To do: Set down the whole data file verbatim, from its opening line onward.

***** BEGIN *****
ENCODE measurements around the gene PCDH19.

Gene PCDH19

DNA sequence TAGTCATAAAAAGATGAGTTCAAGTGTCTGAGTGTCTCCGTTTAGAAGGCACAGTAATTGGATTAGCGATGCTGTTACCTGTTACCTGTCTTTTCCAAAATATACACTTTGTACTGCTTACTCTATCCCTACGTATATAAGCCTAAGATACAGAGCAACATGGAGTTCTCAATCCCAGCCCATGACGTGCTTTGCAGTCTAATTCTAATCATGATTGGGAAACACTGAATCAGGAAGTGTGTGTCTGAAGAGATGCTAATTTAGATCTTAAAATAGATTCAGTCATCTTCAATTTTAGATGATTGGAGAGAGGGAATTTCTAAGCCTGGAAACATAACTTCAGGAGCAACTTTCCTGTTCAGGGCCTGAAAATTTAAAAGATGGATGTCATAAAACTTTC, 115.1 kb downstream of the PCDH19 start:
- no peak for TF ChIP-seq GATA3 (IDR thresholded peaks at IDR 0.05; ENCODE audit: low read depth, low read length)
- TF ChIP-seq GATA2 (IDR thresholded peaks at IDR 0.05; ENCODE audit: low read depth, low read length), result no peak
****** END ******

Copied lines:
ENCODE measurements around the gene PCDH19.

Gene PCDH19

DNA sequence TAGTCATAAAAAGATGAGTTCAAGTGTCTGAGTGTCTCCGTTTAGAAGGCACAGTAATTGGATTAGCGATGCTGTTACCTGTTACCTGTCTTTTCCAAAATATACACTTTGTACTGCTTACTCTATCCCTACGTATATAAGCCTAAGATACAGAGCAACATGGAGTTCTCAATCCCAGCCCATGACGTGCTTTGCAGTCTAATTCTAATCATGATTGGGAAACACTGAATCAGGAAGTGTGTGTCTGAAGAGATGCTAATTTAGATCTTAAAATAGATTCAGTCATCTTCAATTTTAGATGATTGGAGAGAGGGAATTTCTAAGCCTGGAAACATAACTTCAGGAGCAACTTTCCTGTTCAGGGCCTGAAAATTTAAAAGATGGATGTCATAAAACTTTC, 115.1 kb downstream of the PCDH19 start:
- no peak for TF ChIP-seq GATA3 (IDR thresholded peaks at IDR 0.05; ENCODE audit: low read depth, low read length)
- TF ChIP-seq GATA2 (IDR thresholded peaks at IDR 0.05; ENCODE audit: low read depth, low read length), result no peak